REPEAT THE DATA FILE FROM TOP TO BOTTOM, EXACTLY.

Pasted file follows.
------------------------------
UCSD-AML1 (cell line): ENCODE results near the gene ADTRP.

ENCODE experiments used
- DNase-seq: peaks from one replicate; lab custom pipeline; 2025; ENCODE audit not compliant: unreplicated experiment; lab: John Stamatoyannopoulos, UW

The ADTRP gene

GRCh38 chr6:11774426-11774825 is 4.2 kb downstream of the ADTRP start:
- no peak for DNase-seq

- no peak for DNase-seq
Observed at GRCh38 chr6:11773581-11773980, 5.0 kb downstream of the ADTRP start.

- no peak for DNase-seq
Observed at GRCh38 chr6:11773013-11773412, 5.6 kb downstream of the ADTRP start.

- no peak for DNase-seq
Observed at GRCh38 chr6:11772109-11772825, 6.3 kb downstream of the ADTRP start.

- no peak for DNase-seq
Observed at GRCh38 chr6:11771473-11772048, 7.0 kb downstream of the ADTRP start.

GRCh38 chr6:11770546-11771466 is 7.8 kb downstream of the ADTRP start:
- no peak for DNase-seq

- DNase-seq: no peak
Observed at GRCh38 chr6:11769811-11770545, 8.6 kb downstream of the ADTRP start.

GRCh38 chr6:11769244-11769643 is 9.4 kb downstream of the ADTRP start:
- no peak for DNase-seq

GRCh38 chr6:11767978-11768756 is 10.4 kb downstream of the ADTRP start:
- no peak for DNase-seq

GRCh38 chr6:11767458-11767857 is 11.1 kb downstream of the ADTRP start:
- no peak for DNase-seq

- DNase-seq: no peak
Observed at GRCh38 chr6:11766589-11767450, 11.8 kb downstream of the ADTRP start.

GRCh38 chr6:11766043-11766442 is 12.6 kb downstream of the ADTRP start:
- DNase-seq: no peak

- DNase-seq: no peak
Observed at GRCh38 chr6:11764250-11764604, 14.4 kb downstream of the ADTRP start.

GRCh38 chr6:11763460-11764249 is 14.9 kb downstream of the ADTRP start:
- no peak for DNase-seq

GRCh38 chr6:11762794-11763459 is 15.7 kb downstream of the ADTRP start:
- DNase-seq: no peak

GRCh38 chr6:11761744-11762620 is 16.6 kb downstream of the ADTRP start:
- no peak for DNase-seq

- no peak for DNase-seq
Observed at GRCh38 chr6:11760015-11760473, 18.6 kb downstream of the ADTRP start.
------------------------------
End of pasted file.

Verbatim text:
UCSD-AML1 (cell line): ENCODE results near the gene ADTRP.

ENCODE experiments used
- DNase-seq: peaks from one replicate; lab custom pipeline; 2025; ENCODE audit not compliant: unreplicated experiment; lab: John Stamatoyannopoulos, UW

The ADTRP gene

GRCh38 chr6:11774426-11774825 is 4.2 kb downstream of the ADTRP start:
- no peak for DNase-seq

- no peak for DNase-seq
Observed at GRCh38 chr6:11773581-11773980, 5.0 kb downstream of the ADTRP start.

- no peak for DNase-seq
Observed at GRCh38 chr6:11773013-11773412, 5.6 kb downstream of the ADTRP start.

- no peak for DNase-seq
Observed at GRCh38 chr6:11772109-11772825, 6.3 kb downstream of the ADTRP start.

- no peak for DNase-seq
Observed at GRCh38 chr6:11771473-11772048, 7.0 kb downstream of the ADTRP start.

GRCh38 chr6:11770546-11771466 is 7.8 kb downstream of the ADTRP start:
- no peak for DNase-seq

- DNase-seq: no peak
Observed at GRCh38 chr6:11769811-11770545, 8.6 kb downstream of the ADTRP start.

GRCh38 chr6:11769244-11769643 is 9.4 kb downstream of the ADTRP start:
- no peak for DNase-seq

GRCh38 chr6:11767978-11768756 is 10.4 kb downstream of the ADTRP start:
- no peak for DNase-seq

GRCh38 chr6:11767458-11767857 is 11.1 kb downstream of the ADTRP start:
- no peak for DNase-seq

- DNase-seq: no peak
Observed at GRCh38 chr6:11766589-11767450, 11.8 kb downstream of the ADTRP start.

GRCh38 chr6:11766043-11766442 is 12.6 kb downstream of the ADTRP start:
- DNase-seq: no peak

- DNase-seq: no peak
Observed at GRCh38 chr6:11764250-11764604, 14.4 kb downstream of the ADTRP start.

GRCh38 chr6:11763460-11764249 is 14.9 kb downstream of the ADTRP start:
- no peak for DNase-seq

GRCh38 chr6:11762794-11763459 is 15.7 kb downstream of the ADTRP start:
- DNase-seq: no peak

GRCh38 chr6:11761744-11762620 is 16.6 kb downstream of the ADTRP start:
- no peak for DNase-seq

- no peak for DNase-seq
Observed at GRCh38 chr6:11760015-11760473, 18.6 kb downstream of the ADTRP start.